In 1826 William France retired and a new partnership was formed between Thomas Banting and his two sons, William (1796-1878) andThomas II (1794-1874), and William France’s youngest son, John Hale France. They traded as ‘Banting, France and Banting’ and they supplied men for general jobbing, cleaning work on carpets, upholstery etc. at some twenty Government offices and Royal Apartments [TNA, LC 11/41–11/18; LC 11/59–68]. However, John France felt the Bantings dominated the partnership and were not giving him full access to the firm’s books in accordance with their agreement, so in 1830 he sued them [TNA C/13/1515/52]. The matter was settled out of court but John Hale France left the partnership in 1832.He died unmarried in 1864.
Among the furniture supplied during this period which survives in the Royal Collection is a set of 6 hall chairs recorded in a book of 'Work Done and Goods delivered for His Majesty's, service, at Windsor Castle… Bantings, France and Banting' [RCIN 1114797]. The account notes '6 neat Wainscot Hall Chairs with Sunk Shields in Back with the Crown Garter and motto Painted the whole varnished' costing £21 [RCIN 20020].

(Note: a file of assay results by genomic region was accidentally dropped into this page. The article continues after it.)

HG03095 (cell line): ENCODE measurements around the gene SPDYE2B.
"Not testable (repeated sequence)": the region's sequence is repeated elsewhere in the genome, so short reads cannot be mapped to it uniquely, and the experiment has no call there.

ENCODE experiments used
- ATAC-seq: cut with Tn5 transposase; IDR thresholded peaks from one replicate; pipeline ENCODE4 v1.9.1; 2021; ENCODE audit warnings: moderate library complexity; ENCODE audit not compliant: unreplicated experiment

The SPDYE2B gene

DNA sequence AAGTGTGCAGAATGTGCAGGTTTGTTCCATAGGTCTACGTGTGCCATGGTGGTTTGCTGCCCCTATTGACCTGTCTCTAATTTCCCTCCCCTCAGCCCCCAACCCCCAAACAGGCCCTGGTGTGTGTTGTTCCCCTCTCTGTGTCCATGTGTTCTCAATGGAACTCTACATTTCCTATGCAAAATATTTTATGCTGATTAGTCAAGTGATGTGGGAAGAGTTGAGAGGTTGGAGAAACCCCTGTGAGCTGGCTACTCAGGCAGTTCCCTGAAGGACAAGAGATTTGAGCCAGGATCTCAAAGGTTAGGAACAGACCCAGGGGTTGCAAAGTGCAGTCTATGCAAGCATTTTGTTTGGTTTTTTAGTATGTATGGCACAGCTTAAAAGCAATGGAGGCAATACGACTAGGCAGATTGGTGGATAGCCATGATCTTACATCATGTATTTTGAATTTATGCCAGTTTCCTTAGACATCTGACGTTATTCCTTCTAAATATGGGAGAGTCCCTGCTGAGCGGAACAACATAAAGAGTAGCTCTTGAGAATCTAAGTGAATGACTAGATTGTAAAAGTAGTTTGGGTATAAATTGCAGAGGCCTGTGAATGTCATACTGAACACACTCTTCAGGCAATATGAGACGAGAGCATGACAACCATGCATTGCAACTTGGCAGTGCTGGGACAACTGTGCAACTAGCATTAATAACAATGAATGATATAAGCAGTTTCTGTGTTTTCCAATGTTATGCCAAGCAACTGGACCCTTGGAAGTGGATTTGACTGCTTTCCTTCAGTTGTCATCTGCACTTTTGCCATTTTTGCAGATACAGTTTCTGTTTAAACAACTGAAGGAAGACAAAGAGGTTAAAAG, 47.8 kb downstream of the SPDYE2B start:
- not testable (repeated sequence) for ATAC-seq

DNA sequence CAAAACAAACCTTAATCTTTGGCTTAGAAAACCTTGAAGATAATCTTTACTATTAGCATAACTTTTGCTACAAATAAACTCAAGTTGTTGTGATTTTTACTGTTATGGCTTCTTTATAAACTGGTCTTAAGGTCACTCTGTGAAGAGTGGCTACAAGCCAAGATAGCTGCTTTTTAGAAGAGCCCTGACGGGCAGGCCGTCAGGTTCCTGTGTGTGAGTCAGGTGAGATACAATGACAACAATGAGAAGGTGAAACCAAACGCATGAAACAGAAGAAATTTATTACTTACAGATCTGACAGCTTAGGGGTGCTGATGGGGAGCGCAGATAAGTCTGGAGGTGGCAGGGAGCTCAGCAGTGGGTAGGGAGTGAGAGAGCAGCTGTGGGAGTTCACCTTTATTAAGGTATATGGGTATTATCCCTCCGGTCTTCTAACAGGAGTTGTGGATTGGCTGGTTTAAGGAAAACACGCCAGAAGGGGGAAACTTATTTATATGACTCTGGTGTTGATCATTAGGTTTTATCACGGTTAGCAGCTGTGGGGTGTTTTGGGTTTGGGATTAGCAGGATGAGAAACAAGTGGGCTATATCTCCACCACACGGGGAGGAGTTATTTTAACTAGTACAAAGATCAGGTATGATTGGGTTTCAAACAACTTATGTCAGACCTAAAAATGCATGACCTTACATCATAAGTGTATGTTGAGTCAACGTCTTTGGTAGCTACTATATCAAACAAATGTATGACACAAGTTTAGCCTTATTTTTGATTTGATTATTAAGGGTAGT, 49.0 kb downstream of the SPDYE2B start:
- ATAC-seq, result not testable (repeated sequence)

Also supplied were a number of matching items which have not yet been identified: a pair of ‘Long Wainscot Seats with backs &c made to match the above Chairs’, '2 Small Wainscot Stools as above Varnished' and '2 Long Wainscot Stools without backs Varnished'. The same Book of Work recorded the supply of '12 Handsome Gothic Wainscot Hall Chairs with Crown Crest Garter and Motto Painted in the Backs, all Varnished' costing £45.12s [RCIN 20021].
These were made for the Sovereign's Entrance, Windsor Castle, and probably subsequently moved to Fort Belvedere, George IV's gothic pavilion in the grounds of Windsor Great Park. Bantings also supplied '6 Strong framed mahogany Gothic Hall Chairs…' costing £21, which are as yet unidentified.
Banting & Co.
The new incarnation initially traded from Pall Mall but from 1836 was recorded also at 27 St James’s Street. Few commissions from this period are known but in 1834–36 the firm worked on London houses for the Gage family in Whitehall Yard and at 16 Arlington St, totalling £3,224 1s 9d. [Firle Pl. MS, copies V & A archives].
After the death of William IV in 1837 the Lord Chamberlain did not renew Banting & Co’s Royal Warrant, despite Thomas Banting’s pleas [TNA, LC5/22]. They did, however, continue as undertakers for royal funerals and even without a warrant they executed royal commissions over the years.